Emerging Markets Risk. Many of the risks with respect to non-U.S. investments are more pronounced for investments in issuers in developing or emerging market countries. Emerging market countries tend to have more government exchange controls, more volatile interest and currency exchange rates, less market regulation, and less developed economic, political and legal systems than those of more developed countries. In addition, emerging market countries may experience high levels of inflation and may have less liquid securities markets and less efficient trading and settlement systems.


Illiquid Securities Risk. The fund may invest up to 15% of the value of its net assets in securities that are illiquid. An illiquid investment is any investment that cannot be disposed of in current market conditions within seven days in the normal course of business at approximately the amount at which it is valued by the fund and without significantly changing the value of the investment. The price the fund pays for illiquid securities or receives upon resale may be lower than the price paid or received for similar securities with a more liquid market. In addition, there may be no market or a limited market in which to sell illiquid securities.


Foreign Tax Risk. The fund’s income from non -U.S. issuers may be subject to non-U.S. withholding taxes. A fund may also be subject to taxes on trading profits or on transfers of securities in some countries. To the extent foreign income taxes are paid by the fund, shareholders may not be entitled to a credit or deduction for U.S. tax purposes.


Currency Risk. Foreign securities usually are denominated and traded in foreign currencies, while the fund values its assets in U.S. dollars. The exchange rates between foreign currencies and the U.S. dollar fluctuate continuously. As a result, the values of the fund’s non-U.S. investments will be affected favorably or unfavorably by changes in currency exchange rates relative to the U.S. dollar.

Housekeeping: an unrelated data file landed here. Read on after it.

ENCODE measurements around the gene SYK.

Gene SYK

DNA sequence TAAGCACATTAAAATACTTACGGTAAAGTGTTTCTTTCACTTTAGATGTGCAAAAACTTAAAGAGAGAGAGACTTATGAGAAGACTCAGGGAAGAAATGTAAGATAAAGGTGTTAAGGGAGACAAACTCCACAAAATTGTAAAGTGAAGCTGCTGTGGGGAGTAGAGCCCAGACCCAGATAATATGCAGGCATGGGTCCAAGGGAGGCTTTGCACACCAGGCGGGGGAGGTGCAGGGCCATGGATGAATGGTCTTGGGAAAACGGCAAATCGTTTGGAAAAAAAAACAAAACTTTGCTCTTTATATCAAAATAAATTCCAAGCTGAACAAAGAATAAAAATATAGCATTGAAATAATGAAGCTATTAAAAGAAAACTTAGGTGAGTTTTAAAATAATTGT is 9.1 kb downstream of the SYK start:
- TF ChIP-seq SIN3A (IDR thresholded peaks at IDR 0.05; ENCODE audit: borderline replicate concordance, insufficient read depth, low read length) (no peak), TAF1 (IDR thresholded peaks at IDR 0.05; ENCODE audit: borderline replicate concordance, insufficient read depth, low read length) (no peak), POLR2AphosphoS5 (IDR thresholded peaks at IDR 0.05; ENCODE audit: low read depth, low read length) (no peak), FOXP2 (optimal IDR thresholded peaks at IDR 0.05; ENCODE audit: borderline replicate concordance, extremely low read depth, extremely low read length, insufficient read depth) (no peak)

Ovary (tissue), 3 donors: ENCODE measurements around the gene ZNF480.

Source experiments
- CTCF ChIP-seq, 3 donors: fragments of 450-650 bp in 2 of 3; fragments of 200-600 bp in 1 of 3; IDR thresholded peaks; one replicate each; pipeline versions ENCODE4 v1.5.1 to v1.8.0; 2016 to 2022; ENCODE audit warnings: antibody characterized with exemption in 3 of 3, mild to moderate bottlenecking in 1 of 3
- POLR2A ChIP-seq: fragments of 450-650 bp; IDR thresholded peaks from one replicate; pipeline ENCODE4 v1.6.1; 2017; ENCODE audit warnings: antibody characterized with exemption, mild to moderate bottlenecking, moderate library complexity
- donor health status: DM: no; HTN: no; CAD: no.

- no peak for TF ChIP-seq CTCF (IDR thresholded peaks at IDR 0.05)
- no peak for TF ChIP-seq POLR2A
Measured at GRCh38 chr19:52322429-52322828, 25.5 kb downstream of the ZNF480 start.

Small Cap and Mid Cap Company Risk. Investments in small cap and mid cap companies may be riskier than investments in larger, more established companies. The securities of these companies may trade less frequently and in smaller volumes than securities of larger companies. In addition, small cap and mid cap companies may be more vulnerable to economic, market and industry changes. As a result, share price changes may be more sudden or erratic than the prices of other equity securities, especially over the short term. Because smaller companies may have limited product lines, markets or financial resources or may depend on a few key employees, they may be more susceptible to particular economic events or competitive factors than large capitalization companies.


Large Cap Company Risk. Returns on investments in securities of larger companies could trail the returns on investments in securities of smaller and mid-sized companies. Larger companies may be unable to respond as quickly as smaller and mid-sized companies to competitive challenges or to changes in business, product, financial, or other market conditions. Larger companies may not be able to maintain growth at the high rates that may be achieved by well-managed smaller and mid-sized companies.


Value-Oriented Investment Strategies Risk. Value stocks are those that are believed to be undervalued in comparison to their peers due to adverse business developments or other factors, or those where the Adviser believes the aggregate present value of the company’s future cash flows is materially greater than that which the market is currently reflecting via the target company’s share price. Value investing is subject to the risk that the market will not recognize a security’s inherent value for a long time or at all, or that a stock judged to be undervalued may actually be appropriately priced or overvalued. In addition, during some periods (which may be extensive), value stocks generally may be out of favor in the markets.